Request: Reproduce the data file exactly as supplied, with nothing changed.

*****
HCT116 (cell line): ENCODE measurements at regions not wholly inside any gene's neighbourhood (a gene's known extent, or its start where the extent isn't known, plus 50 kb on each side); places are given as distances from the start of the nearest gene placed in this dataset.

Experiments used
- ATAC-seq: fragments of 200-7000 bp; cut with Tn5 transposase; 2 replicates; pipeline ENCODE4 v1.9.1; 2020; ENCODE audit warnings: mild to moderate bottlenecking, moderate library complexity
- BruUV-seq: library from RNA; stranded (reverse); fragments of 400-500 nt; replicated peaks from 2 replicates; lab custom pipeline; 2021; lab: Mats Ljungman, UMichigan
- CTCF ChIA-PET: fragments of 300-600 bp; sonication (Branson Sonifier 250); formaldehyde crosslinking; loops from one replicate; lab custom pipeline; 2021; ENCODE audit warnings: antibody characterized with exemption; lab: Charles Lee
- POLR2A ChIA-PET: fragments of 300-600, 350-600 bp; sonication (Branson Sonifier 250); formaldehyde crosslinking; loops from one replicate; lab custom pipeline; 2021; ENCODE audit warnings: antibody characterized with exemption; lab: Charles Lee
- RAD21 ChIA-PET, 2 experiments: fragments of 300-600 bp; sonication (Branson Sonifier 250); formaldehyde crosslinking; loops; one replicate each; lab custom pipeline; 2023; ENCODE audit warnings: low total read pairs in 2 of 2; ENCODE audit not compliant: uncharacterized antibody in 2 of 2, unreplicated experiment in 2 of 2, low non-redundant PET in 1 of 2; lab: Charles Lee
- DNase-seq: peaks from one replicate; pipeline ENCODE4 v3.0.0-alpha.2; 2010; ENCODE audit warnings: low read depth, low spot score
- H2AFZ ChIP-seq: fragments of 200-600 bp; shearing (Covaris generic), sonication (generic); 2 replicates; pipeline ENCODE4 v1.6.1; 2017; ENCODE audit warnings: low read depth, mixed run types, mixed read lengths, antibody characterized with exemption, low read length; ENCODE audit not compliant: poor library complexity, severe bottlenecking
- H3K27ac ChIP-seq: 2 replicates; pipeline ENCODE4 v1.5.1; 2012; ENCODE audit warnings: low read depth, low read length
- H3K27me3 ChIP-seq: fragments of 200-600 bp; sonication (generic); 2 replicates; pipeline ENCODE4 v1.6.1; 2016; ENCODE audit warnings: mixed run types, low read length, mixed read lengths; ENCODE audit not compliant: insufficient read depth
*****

HCT116 (cell line): ENCODE measurements at regions not wholly inside any gene's neighbourhood (a gene's known extent, or its start where the extent isn't known, plus 50 kb on each side); places are given as distances from the start of the nearest gene placed in this dataset.

Experiments used
- ATAC-seq: fragments of 200-7000 bp; cut with Tn5 transposase; 2 replicates; pipeline ENCODE4 v1.9.1; 2020; ENCODE audit warnings: mild to moderate bottlenecking, moderate library complexity
- BruUV-seq: library from RNA; stranded (reverse); fragments of 400-500 nt; replicated peaks from 2 replicates; lab custom pipeline; 2021; lab: Mats Ljungman, UMichigan
- CTCF ChIA-PET: fragments of 300-600 bp; sonication (Branson Sonifier 250); formaldehyde crosslinking; loops from one replicate; lab custom pipeline; 2021; ENCODE audit warnings: antibody characterized with exemption; lab: Charles Lee
- POLR2A ChIA-PET: fragments of 300-600, 350-600 bp; sonication (Branson Sonifier 250); formaldehyde crosslinking; loops from one replicate; lab custom pipeline; 2021; ENCODE audit warnings: antibody characterized with exemption; lab: Charles Lee
- RAD21 ChIA-PET, 2 experiments: fragments of 300-600 bp; sonication (Branson Sonifier 250); formaldehyde crosslinking; loops; one replicate each; lab custom pipeline; 2023; ENCODE audit warnings: low total read pairs in 2 of 2; ENCODE audit not compliant: uncharacterized antibody in 2 of 2, unreplicated experiment in 2 of 2, low non-redundant PET in 1 of 2; lab: Charles Lee
- DNase-seq: peaks from one replicate; pipeline ENCODE4 v3.0.0-alpha.2; 2010; ENCODE audit warnings: low read depth, low spot score
- H2AFZ ChIP-seq: fragments of 200-600 bp; shearing (Covaris generic), sonication (generic); 2 replicates; pipeline ENCODE4 v1.6.1; 2017; ENCODE audit warnings: low read depth, mixed run types, mixed read lengths, antibody characterized with exemption, low read length; ENCODE audit not compliant: poor library complexity, severe bottlenecking
- H3K27ac ChIP-seq: 2 replicates; pipeline ENCODE4 v1.5.1; 2012; ENCODE audit warnings: low read depth, low read length
- H3K27me3 ChIP-seq: fragments of 200-600 bp; sonication (generic); 2 replicates; pipeline ENCODE4 v1.6.1; 2016; ENCODE audit warnings: mixed run types, low read length, mixed read lengths; ENCODE audit not compliant: insufficient read depth